|ZFIN ID: ZDB-PUB-110110-19|
Visualization of gli activity in craniofacial tissues of hedgehog-pathway reporter transgenic zebrafish
Schwend, T., Loucks, E.J., and Ahlgren, S.C.
|Source:||PLoS One 5(12): e14396 (Journal)|
|Registered Authors:||Ahlgren, Sara, Loucks, Evyn|
|Keywords:||Embryos, Zebrafish, Gene expression, Cartilage, Endoderm, Chondrichthyes, Larvae, Neural crest|
|PubMed:||21203590 Full text @ PLoS One|
Schwend, T., Loucks, E.J., and Ahlgren, S.C. (2010) Visualization of gli activity in craniofacial tissues of hedgehog-pathway reporter transgenic zebrafish. PLoS One. 5(12):e14396.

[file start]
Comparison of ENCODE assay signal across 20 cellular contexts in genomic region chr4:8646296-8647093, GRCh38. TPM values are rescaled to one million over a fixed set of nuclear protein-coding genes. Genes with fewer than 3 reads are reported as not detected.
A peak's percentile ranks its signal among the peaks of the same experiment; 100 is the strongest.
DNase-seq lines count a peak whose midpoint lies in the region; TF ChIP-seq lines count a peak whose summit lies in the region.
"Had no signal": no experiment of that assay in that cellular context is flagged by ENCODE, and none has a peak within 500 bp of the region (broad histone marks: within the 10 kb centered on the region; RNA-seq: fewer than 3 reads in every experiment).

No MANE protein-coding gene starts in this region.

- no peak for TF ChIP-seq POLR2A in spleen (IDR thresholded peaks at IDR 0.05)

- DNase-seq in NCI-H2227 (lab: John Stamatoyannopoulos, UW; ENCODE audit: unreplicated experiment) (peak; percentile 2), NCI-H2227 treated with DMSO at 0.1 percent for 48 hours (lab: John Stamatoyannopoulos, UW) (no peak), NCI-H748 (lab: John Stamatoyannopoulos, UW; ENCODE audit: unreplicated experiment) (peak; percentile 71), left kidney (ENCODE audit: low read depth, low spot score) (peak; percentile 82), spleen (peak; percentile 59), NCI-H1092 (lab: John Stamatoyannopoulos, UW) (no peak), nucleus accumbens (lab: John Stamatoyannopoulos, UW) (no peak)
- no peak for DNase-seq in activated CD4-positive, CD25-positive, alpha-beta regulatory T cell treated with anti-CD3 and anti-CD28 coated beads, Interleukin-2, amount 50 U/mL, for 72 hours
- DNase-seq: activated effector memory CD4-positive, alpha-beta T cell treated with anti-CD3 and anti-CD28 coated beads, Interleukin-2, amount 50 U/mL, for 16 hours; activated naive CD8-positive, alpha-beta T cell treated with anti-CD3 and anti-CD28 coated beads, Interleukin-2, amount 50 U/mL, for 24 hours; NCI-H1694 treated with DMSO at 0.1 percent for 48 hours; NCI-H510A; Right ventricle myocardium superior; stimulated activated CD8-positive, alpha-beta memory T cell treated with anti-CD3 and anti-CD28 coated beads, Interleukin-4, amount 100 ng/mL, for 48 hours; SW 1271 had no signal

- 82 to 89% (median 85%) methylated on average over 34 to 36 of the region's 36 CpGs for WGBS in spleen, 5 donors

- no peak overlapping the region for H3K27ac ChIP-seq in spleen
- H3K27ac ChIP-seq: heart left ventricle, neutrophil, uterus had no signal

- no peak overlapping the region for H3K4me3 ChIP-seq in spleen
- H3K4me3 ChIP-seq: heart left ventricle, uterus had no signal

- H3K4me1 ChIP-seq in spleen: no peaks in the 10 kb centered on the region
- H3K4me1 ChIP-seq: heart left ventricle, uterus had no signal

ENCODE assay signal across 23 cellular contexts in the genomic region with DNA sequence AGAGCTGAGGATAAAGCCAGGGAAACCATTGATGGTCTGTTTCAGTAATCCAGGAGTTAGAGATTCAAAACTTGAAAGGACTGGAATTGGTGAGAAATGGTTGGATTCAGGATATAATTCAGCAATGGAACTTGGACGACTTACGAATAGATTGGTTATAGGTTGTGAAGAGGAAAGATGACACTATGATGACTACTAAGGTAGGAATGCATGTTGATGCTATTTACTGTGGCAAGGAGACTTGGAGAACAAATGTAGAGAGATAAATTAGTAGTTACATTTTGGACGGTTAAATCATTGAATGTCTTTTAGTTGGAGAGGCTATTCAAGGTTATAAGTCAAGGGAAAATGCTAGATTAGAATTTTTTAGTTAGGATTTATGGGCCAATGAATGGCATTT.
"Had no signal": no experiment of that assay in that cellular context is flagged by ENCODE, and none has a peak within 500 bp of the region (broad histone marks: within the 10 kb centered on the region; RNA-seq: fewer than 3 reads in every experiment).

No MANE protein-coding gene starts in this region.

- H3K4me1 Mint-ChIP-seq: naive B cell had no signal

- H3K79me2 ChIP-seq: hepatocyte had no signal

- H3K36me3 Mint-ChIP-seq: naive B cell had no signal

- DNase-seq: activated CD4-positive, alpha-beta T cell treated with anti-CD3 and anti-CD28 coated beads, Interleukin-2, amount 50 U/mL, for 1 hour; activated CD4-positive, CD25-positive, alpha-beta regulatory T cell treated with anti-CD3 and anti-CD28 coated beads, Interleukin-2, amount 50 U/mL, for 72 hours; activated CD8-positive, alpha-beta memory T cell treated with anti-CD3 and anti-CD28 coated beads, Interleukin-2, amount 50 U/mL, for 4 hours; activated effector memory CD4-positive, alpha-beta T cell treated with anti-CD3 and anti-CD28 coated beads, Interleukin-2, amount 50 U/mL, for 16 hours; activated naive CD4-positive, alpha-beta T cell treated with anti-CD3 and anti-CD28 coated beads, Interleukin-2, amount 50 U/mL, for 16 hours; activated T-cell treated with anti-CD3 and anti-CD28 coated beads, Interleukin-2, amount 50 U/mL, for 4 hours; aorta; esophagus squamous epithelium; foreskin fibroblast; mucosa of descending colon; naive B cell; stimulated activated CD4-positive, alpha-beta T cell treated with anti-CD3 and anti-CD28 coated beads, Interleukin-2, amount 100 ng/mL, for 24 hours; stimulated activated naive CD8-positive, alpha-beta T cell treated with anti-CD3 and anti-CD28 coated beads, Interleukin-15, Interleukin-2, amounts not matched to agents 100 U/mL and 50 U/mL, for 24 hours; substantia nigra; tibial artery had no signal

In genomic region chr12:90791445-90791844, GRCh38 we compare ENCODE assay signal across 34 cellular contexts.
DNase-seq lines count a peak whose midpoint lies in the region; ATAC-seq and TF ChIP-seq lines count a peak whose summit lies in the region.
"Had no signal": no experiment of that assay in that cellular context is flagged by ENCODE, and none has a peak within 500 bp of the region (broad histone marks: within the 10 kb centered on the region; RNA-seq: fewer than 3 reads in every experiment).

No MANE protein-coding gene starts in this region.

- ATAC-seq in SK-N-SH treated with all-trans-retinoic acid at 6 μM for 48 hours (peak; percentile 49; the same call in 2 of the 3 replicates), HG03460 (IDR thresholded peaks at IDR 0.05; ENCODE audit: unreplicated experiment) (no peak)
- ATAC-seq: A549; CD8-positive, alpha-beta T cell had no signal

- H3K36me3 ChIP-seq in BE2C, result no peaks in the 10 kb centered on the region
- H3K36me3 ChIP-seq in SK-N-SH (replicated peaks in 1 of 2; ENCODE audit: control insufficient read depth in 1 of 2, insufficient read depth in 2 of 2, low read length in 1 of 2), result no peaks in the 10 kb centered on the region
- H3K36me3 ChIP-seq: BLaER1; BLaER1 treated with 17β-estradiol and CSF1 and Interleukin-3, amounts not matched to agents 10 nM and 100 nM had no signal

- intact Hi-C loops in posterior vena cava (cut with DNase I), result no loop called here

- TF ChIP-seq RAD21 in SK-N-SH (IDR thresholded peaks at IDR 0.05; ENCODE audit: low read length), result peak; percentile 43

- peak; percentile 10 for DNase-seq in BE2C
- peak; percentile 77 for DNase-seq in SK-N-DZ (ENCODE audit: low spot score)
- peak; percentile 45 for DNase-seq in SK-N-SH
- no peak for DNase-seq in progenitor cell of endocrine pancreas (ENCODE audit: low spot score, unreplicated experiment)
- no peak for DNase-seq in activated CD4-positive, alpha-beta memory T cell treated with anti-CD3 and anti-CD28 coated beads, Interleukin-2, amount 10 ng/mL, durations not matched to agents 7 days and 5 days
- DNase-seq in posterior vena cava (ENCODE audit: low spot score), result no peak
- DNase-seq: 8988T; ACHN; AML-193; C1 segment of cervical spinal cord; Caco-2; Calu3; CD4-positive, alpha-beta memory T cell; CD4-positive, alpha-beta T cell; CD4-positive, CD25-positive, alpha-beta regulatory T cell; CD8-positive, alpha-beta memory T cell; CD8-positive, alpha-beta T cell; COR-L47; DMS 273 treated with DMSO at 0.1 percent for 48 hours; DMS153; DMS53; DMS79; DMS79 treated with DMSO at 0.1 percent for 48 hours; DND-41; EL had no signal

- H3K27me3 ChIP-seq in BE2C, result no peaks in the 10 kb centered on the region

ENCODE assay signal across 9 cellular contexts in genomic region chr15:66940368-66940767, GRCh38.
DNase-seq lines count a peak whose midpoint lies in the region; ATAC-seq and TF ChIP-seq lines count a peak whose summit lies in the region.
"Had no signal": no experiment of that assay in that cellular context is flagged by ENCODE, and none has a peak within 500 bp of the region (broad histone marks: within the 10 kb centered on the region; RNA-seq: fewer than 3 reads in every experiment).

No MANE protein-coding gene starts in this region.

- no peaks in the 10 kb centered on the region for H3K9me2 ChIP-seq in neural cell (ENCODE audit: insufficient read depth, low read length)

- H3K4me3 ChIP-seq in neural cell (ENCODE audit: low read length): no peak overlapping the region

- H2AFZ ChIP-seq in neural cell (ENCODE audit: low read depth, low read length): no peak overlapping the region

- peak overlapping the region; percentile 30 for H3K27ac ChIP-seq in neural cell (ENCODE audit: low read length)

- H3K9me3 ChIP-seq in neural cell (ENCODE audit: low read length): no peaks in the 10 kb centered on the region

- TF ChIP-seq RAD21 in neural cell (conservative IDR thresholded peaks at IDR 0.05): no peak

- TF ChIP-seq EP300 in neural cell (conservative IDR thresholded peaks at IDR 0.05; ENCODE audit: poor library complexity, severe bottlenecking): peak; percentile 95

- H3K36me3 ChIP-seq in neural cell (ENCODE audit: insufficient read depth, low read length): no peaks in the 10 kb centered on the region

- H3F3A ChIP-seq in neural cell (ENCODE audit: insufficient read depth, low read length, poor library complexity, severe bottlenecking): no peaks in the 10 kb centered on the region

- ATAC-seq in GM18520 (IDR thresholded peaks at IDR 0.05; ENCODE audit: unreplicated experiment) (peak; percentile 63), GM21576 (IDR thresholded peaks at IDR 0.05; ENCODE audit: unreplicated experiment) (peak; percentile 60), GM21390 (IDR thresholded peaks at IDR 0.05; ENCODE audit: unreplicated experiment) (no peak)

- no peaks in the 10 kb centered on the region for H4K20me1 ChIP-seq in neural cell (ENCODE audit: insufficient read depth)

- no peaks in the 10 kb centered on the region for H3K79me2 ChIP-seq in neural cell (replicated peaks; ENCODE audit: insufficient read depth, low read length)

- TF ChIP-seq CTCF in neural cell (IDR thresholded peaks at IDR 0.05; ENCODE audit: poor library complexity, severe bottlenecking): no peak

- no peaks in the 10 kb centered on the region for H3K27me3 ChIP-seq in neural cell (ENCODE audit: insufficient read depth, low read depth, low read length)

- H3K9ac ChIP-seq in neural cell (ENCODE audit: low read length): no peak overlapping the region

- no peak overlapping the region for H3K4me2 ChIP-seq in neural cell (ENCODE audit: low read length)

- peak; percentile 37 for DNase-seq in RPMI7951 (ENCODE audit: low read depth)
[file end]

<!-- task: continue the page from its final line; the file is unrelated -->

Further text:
ABSTRACTBACKGROUND: The Hedgehog (Hh)-signaling pathway plays a crucial role in the development and maintenance of multiple vertebrate and invertebrate organ systems. Gli transcription factors are regulated by Hh-signaling and act as downstream effectors of the pathway to activate Hh-target genes. Understanding the requirements for Hh-signaling in organisms can be gained by assessing Gli activity in a spatial and temporal fashion. METHODOLOGY/PRINCIPAL FINDINGS: We have generated a Gli-dependent (Gli-d) transgenic line, Tg(Gli-d:mCherry), that allows for rapid and simple detection of Hh-responding cell populations in both live and fixed zebrafish. This transgenic line expresses a mCherry reporter under the control of a Gli responsive promoter, which can be followed by using fluorescent microscopy and in situ hybridization. Expression of the mCherry transgene reporter during embryogenesis and early larval development faithfully replicated known expression domains of Hh-signaling in zebrafish, and abrogating Hh-signaling in transgenic fish resulted in the suppression of reporter expression. Moreover, ectopic shh expression in Tg(Glid:mCherry) fish led to increased transgene production. Using this transgenic line we investigated the nature of Hh-pathway response during early craniofacial development and determined that the neural crest skeletal precursors do not directly respond to Hh-signaling prior to 48 hours post fertilization, suggesting that earlier requirements for pathway activation in this population of facial skeleton precursors are indirect. CONCLUSION/SIGNIFICANCE: We have determined that early Hh-signaling requirements in craniofacial development are indirect. We further demonstrate the Tg(Gli-d:mCherry) fish are a highly useful tool for studying Hh-signaling dependent processes during embryogenesis and larval stages.